Upgrading zpool (zfs) feature level on pfSense with GPT (UEFI) boot
Published in pfsense.
After doing a pfSense upgrade where the underlying base system has been upgraded like from 2.4.5p1 (FreeBSD 11.3) to 2.5.1 (FreeBSD 12.2) it is wise to upgrade the ZFS feature level.
If booting from GPT (UEFI) with ZFS zroot the zfs feature level upgrade process might have some gotchas that can cause the system not to boot.
Before doing this take configuration backup and have restore image/usb ready. This example is with a single disk setup no zpool mirror/stripe.
First check the zpool status:
[2.5.1-RELEASE][[email protected]]/root: zpool status pool: zroot state: ONLINE status: Some supported features are not enabled on the pool. The pool can still be used, but some features are unavailable. action: Enable all features using 'zpool upgrade'. Once this is done, the pool may no longer be accessible by software that does not support the features. See zpool-features(7) for details. scan: scrub repaired 0 in 0 days 00:00:10 with 0 errors on Mon Apr 26 16:06:54 2021 config: NAME STATE READ WRITE CKSUM zroot ONLINE 0 0 0 mfid0p4 ONLINE 0 0 0
Upgrade the zroot with:
[2.5.1-RELEASE][[email protected]]/root: zpool upgrade zroot This system supports ZFS pool feature flags. Enabled the following features on 'zroot': large_dnode allocation_classes If you boot from pool 'zroot', don't forget to update boot code. Assuming you use GPT partitioning and da0 is your boot disk the following command will do it: gpart bootcode -b /boot/pmbr -p /boot/gptzfsboot -i 1 da0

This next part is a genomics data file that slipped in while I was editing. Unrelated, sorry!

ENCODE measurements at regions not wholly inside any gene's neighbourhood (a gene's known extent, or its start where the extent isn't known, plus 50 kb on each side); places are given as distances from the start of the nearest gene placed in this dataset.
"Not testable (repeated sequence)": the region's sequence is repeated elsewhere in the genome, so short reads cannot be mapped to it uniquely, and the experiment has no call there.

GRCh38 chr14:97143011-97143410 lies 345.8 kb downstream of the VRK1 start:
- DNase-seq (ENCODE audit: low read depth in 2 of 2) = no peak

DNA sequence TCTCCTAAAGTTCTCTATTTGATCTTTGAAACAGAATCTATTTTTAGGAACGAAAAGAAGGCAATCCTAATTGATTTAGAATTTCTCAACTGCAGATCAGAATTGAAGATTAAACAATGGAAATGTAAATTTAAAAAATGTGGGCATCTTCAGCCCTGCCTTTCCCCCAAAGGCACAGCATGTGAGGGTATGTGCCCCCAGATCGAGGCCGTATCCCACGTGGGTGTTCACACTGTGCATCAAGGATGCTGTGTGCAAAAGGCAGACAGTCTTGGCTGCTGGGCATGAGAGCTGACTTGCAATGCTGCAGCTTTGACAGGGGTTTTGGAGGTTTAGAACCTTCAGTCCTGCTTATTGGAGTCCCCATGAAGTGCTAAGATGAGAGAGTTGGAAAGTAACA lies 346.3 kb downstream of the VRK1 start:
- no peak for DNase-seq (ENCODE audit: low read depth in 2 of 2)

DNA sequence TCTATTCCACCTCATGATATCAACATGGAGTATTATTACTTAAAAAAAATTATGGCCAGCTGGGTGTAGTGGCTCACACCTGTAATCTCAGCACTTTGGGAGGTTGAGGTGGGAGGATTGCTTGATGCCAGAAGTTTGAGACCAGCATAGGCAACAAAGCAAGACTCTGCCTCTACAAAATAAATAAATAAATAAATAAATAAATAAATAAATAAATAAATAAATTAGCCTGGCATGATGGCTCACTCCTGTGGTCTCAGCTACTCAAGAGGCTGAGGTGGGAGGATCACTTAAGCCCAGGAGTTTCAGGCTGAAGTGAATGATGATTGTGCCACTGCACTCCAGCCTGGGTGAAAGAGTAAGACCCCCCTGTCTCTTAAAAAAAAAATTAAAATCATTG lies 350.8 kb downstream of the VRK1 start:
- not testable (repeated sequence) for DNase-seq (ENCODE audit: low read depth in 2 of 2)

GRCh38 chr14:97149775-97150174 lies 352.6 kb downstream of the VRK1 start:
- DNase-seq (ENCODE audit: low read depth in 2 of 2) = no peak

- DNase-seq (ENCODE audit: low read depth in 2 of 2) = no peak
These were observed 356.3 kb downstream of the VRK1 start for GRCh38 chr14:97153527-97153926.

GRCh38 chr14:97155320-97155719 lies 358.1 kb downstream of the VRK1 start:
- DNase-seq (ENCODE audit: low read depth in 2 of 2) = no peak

Here is the tricky bit. The command that is shown might not be correct. Do not run it yet.
First check where the freebsd-boot boot partition is with “gpart show”:
[2.5.1-RELEASE][[email protected]]/root: gpart show => 40 266338224 mfid0 GPT (127G) 40 409600 1 efi (200M) 409640 1024 2 freebsd-boot (512K) 410664 984 - free - (492K) 411648 4194304 3 freebsd-swap (2.0G) 4605952 261730304 4 freebsd-zfs (125G) 266336256 2008 - free - (1.0M)
First check the disk (in this case mfid0 but it might be for example da0) then find the index number for freebsd-boot (in this case 2). The upgrade command is then
[2.5.1-RELEASE][[email protected]]/root: gpart bootcode -b /boot/pmbr -p /boot/gptzfsboot -i 2 mfid0 partcode written to mfid0p2 bootcode written to mfid0
If the index (-i) is wrong (for example 1) it will cause the system to not boot.
Another way is to check the original BSD install log for bootcode if it is available:
[2.5.1-RELEASE][[email protected]]/root: grep "gpart bootcode" /var/log/bsdinstall_log DEBUG: zfs_create_diskpart: gpart bootcode -p "/boot/boot1.efifat" -i 1 "mfid0" DEBUG: zfs_create_diskpart: gpart bootcode -b "/boot/pmbr" -p "/boot/gptzfsboot" -i 2 "mfid0"
In this case it is the second line that has to be run (correct disk and index).
After that reboot the system and verify the system comes up normally.